Qt for Python:  the release, what?


We regret to inform you that during the 6.4.0 release, we were attacked by release goblins.

If you are not familiar with them, release goblins (dimittis coboli) are strange small creatures that can make you forget things, change code values, and even boycott new releases! we were safe for a long time, but due to the popularity we have been seeing on the new releases, we were victims of them.

But we have two good news, we have trained the whole team on a TDAG (Tactical Defense Against Goblins) course, but more importantly, a new release is available.

We had the option to wait until 6.4.1, but we didn't want to keep you hanging in case you are one of the lucky people that is already using Python 3.11.

What happened? 😨

As soon as we knew Python 3.11 was stable enough to start testing it, the whole team spent time trying to tackle all the issues we found, among them:

Everything was going well, and we felt really happy to have Python 3.11 support even with the RC2.

...but, we forgot a tiny little detail: while changing all the 3.10 restrictions, there was one line we forgot to update from our setup.cfg which is super important to allow people to install those wheels.  This line:python_requires = >=3.7, <3.11 where as you might have noticed, we needed to change <3.11 to <3.12

Once that was in, we noticed that also we had a few issues with our new shiny deployment wrapper, that in some configurations was not properly working. We used those extra days to check more and more corners that might be a bit broken, and we found a couple of issues in some examples, and adapted the wheel name to include cp37-abi3 instead of cp36-abi3, because 6.4 is the first Qt for Python version to drop support for Python 3.6, as announced in previous releases.

Do you have any idea what is that abi3 thing? are you curious about how we package the project? don't worry, since you are here, let us explore it:

The Python Limited API 📚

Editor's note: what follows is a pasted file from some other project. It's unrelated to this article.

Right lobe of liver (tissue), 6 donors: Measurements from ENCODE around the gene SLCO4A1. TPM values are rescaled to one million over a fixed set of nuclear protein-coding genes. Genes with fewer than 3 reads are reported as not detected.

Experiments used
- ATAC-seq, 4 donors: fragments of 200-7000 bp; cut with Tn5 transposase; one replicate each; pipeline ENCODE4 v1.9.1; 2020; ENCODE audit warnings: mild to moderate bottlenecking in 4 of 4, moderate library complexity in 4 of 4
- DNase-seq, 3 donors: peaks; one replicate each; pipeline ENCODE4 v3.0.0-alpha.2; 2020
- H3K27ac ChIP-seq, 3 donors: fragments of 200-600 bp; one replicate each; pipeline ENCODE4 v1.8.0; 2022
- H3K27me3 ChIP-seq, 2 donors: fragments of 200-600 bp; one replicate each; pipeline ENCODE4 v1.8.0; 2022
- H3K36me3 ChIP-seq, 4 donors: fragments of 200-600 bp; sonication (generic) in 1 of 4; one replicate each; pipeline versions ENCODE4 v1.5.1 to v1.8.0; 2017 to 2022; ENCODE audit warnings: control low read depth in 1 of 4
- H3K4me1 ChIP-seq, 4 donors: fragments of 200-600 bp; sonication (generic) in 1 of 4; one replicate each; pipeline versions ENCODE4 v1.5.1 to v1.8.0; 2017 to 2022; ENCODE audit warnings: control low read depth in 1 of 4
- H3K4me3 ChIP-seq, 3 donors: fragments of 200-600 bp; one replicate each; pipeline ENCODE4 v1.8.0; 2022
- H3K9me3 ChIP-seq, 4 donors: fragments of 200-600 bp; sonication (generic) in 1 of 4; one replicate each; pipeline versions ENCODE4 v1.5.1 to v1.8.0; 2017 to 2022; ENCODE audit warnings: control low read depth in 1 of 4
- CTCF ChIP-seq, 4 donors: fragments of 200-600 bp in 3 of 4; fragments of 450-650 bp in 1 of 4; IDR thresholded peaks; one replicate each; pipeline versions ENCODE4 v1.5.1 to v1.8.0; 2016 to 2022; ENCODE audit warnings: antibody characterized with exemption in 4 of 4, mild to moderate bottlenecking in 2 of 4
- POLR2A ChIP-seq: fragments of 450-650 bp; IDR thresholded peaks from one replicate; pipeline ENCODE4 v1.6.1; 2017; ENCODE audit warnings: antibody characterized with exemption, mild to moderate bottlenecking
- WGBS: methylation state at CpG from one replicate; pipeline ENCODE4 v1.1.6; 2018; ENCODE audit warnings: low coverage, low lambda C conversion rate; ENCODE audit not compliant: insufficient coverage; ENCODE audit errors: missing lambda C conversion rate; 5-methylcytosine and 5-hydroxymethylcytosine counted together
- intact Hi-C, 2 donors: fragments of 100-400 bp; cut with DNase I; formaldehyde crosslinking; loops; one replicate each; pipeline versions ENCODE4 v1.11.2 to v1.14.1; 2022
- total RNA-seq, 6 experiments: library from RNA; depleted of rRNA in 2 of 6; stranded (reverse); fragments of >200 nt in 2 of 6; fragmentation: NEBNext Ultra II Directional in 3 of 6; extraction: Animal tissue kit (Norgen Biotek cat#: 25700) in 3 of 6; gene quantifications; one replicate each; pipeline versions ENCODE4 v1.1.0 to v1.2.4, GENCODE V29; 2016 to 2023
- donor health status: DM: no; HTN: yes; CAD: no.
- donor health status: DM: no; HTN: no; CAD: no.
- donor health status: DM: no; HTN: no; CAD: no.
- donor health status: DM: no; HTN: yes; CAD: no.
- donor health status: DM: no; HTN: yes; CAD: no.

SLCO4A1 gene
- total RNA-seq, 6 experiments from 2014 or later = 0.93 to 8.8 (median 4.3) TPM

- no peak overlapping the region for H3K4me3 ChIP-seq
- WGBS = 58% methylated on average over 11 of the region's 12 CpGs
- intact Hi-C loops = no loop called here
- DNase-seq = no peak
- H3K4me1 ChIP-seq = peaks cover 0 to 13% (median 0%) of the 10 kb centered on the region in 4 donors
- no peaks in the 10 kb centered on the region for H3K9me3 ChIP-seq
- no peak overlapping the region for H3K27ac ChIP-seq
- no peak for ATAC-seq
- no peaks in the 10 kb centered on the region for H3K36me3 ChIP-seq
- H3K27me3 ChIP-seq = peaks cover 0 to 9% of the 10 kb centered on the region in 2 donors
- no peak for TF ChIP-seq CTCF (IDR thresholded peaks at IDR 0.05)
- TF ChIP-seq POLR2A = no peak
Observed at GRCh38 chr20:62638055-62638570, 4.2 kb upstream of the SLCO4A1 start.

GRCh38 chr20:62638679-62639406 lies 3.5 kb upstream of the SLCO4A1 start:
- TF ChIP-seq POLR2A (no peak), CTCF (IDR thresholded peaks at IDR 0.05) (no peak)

You might have been noticing that some Python project provide packages (wheels) for specific Python versions, for example the famous NumPy project has individuals wheels for Python 3.8, 3.9, 3.10 and 3.11 (per platform) meaning many files, but we have only one per platform. How is that possible?

This doesn't mean the packaging is better or worse, only more convenient!

The Limited API is a subset of the Python's C-API, it was introduced in Python 3.2 with the main goal of providing an option for backwards compatibility. In simple words, this only mean that if I compile code for Python 3.9.7 it will work on 3.8.x, 3.7.x, etc. Read more about it here.

Together with the abi3 tag, which is the CPython stable ABI tag for pip to understand the compatibility of the package, one can generate packages with the cp3X-abi3 tag meaning that will be supported from cp3X onward.

In our CI, we build, package and test PySide and Shiboken for different Python versions and OS combinations, but we didn't have yet a test to install the wheels on the newly 3.11 - mainly because at the time of the 6.4.0 release, Python 3.11 was not officially released, and we only used the RC2 for local development and testing.

The Qt for Python wheels 🛞

Building the project has many steps, and with that some extra levels of complexity that can affect the final packages, so one needs to put extra effort on check that everything is properly working.

If you are familiar with building and packaging Python projects, we are using two approaches

  • setup.py approach relying on 'build', 'install' and 'bdist_wheel', and
  • setup.py approach with setup.cfg and pyproject.toml to use the build module.

why two? because we don't want to deprecate the first one before getting used to the second approach, by not using distutils (due to its EOL in 3.12) and trying to see where the Python community is evolving to improve the packaging story. Learn more about the current recommendations here. In case you are wondering, the wheels we provide are based on the second approach.

For one project/wheel you call the setup.py build once, but in our case we have an ad-hoc recursive process that runs three times for our three projects: shiboken6, shiboken6-generator, and PySide6. This is good for development processes, but it does include some little issues, like not being able to run pip install . inside the pyside-setup repository, but we are trying to improve our processes further on to solve that in future releases.

Final thoughts 🐍

It is not the first time we have an issue on a new release, and we are certain it will not be the last, but we really did not want to keep the Python community hanging and unable to use Python 3.11, after all it was one of the highlights in our 6.4 release.

Python 3.11 is a really important release, if you are not familiar with the changes, please read the release notes, from which we can highlight that it can be up to 60% faster than 3.10 for some python tests, fine grained error locations in trace-backs, exception groups, and more!

We know that in a couple of weeks we will have 6.4.1, but in the meantime, please enjoy and help us by reporting any issue you find 🐛

Would you like to learn about another internal process? let us know in the comments so we can blog about it in the future!




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